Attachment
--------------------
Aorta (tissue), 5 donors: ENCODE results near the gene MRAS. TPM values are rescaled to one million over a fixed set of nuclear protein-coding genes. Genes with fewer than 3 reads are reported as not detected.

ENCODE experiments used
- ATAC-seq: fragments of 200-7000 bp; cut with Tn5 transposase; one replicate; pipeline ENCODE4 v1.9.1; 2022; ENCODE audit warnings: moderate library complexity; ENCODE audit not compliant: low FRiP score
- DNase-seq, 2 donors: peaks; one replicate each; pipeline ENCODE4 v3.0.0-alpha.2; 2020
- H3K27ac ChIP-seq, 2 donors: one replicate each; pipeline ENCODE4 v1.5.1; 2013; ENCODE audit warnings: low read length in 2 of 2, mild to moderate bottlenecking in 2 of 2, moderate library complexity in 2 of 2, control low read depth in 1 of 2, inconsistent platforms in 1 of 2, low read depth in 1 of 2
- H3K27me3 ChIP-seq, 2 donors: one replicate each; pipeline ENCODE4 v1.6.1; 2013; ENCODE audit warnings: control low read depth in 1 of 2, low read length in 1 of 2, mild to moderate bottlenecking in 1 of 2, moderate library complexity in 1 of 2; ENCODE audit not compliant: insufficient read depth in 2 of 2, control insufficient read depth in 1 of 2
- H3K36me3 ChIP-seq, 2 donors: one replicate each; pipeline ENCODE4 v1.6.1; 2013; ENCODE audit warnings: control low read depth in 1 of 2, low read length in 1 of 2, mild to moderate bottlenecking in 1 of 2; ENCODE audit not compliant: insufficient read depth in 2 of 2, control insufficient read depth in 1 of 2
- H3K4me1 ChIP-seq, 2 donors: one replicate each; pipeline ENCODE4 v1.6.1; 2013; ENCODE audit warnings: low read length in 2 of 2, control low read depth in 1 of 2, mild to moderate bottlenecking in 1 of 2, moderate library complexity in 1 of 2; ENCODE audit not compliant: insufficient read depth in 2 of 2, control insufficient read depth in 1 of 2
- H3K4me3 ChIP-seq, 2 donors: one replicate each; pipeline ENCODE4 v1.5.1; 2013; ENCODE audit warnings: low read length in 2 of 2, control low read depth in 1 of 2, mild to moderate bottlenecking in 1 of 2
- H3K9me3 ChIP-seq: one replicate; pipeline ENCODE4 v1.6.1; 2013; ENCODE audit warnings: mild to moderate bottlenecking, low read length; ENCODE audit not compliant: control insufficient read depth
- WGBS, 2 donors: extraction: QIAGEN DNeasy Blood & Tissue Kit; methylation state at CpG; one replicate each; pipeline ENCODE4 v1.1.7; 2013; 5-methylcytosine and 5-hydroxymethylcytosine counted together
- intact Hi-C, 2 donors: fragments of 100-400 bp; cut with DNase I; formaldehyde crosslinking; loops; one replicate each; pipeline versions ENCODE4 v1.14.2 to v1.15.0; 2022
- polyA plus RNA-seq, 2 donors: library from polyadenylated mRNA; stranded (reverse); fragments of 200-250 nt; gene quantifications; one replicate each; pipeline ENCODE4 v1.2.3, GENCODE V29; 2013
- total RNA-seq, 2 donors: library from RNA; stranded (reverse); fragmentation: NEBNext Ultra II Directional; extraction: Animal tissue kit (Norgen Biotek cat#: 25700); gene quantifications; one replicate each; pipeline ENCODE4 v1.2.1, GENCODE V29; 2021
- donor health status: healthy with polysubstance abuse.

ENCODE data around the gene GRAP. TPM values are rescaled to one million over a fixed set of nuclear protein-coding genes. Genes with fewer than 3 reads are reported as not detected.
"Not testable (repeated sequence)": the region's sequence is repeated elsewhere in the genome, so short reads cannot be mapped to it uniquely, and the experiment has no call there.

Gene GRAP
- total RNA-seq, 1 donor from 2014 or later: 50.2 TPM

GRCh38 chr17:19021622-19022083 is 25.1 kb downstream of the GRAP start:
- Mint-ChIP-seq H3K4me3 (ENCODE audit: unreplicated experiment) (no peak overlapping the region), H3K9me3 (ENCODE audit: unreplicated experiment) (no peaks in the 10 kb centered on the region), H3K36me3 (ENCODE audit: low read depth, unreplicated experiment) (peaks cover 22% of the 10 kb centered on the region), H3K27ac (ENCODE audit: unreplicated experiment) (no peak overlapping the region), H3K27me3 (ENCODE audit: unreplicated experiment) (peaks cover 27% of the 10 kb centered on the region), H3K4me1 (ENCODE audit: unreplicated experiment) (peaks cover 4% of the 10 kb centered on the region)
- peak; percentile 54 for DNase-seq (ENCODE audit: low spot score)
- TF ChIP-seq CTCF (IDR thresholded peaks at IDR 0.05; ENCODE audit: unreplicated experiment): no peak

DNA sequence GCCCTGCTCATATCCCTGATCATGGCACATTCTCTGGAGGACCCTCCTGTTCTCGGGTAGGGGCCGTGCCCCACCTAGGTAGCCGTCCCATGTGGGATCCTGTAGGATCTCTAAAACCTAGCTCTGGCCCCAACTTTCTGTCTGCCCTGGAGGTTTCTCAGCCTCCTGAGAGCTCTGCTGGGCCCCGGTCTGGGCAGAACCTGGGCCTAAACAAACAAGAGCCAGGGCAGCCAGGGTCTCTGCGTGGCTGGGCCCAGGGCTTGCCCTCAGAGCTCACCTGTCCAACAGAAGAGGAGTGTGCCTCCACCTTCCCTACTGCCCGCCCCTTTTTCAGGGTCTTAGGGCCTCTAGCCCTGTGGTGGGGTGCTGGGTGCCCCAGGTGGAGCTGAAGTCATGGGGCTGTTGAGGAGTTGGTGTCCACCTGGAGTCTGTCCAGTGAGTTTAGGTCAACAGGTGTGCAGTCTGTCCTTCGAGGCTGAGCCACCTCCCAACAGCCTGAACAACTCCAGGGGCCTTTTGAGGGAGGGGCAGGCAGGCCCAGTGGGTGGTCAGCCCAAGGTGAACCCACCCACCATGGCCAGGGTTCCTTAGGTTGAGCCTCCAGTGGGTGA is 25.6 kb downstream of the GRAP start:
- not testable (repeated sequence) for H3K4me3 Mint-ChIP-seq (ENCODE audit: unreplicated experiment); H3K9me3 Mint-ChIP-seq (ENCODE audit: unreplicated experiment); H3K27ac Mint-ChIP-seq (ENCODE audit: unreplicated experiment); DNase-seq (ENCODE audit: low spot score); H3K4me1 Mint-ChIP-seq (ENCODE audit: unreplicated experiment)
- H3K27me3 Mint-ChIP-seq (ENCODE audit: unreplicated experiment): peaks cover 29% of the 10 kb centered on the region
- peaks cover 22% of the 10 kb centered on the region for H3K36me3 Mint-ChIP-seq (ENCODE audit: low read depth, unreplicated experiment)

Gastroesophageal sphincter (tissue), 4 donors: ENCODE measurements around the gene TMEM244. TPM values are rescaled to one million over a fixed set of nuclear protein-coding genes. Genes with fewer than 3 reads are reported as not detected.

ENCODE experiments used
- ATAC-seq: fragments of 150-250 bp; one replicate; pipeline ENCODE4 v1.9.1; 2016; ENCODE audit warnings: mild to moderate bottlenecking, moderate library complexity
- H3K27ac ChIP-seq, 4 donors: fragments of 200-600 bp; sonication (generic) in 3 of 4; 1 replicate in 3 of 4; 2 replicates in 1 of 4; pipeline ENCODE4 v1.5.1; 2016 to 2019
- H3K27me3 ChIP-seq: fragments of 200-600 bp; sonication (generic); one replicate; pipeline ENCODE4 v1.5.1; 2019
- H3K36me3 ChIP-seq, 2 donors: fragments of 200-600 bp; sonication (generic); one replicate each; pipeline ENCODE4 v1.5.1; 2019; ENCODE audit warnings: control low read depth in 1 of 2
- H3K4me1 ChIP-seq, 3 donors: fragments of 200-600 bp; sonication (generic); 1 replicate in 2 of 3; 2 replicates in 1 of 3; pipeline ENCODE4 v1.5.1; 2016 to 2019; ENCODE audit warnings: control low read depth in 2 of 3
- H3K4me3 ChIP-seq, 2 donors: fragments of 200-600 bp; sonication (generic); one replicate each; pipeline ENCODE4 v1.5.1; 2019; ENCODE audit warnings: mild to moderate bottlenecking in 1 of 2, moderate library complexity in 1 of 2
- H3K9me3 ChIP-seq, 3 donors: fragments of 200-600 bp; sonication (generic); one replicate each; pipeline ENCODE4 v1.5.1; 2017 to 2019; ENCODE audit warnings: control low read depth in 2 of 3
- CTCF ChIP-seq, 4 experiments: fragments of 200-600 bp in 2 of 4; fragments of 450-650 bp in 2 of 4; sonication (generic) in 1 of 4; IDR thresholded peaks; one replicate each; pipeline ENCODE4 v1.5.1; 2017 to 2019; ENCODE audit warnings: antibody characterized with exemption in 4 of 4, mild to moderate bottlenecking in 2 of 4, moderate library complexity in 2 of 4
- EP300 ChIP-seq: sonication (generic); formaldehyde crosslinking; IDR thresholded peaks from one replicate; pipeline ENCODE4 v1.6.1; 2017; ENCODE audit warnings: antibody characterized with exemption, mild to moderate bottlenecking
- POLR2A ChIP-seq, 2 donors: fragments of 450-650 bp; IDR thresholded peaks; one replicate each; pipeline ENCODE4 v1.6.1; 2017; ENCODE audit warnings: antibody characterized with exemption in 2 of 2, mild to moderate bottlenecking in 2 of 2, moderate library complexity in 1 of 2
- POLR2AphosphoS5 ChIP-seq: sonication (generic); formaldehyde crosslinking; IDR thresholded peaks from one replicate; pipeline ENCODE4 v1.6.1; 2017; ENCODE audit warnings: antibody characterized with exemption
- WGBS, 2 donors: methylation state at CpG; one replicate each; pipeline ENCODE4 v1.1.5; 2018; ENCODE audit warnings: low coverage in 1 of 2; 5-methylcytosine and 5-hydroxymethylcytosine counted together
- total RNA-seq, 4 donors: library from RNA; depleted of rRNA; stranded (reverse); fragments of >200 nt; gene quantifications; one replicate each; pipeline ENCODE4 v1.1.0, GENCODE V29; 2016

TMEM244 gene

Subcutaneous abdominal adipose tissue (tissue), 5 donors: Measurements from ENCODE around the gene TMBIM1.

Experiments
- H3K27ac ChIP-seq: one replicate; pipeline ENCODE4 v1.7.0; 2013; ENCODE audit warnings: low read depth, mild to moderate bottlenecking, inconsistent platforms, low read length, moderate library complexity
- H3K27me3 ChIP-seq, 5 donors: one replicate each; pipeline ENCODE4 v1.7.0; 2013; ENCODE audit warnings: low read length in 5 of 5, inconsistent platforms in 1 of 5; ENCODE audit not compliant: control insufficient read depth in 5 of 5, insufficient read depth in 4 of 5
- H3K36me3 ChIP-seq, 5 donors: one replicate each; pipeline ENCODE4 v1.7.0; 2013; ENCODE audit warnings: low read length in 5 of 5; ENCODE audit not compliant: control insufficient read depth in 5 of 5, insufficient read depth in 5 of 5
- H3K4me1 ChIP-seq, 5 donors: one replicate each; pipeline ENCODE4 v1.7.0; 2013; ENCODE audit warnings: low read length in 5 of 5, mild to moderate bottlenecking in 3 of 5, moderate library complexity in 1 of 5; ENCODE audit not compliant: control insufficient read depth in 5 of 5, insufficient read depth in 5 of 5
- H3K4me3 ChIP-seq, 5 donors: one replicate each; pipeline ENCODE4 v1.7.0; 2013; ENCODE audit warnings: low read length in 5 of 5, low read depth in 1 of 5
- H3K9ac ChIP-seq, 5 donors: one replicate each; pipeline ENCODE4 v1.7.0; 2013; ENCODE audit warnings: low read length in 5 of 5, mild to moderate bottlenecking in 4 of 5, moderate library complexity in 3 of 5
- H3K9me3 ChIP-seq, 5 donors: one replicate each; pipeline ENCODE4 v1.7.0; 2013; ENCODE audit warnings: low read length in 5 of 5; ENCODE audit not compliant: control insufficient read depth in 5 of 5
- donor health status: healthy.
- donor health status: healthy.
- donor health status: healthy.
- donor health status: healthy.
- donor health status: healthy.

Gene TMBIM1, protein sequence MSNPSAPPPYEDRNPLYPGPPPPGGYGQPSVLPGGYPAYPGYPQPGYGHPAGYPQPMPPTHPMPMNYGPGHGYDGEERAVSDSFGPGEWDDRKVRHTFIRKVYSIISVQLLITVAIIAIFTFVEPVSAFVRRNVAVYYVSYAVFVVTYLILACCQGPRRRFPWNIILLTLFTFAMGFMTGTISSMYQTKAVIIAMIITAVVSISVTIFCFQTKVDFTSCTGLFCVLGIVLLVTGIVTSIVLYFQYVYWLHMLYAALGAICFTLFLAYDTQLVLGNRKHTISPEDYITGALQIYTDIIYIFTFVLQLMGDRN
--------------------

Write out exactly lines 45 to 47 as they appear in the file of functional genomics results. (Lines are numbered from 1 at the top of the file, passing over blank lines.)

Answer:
Experiments
- H3K27ac ChIP-seq: one replicate; pipeline ENCODE4 v1.7.0; 2013; ENCODE audit warnings: low read depth, mild to moderate bottlenecking, inconsistent platforms, low read length, moderate library complexity
- H3K27me3 ChIP-seq, 5 donors: one replicate each; pipeline ENCODE4 v1.7.0; 2013; ENCODE audit warnings: low read length in 5 of 5, inconsistent platforms in 1 of 5; ENCODE audit not compliant: control insufficient read depth in 5 of 5, insufficient read depth in 4 of 5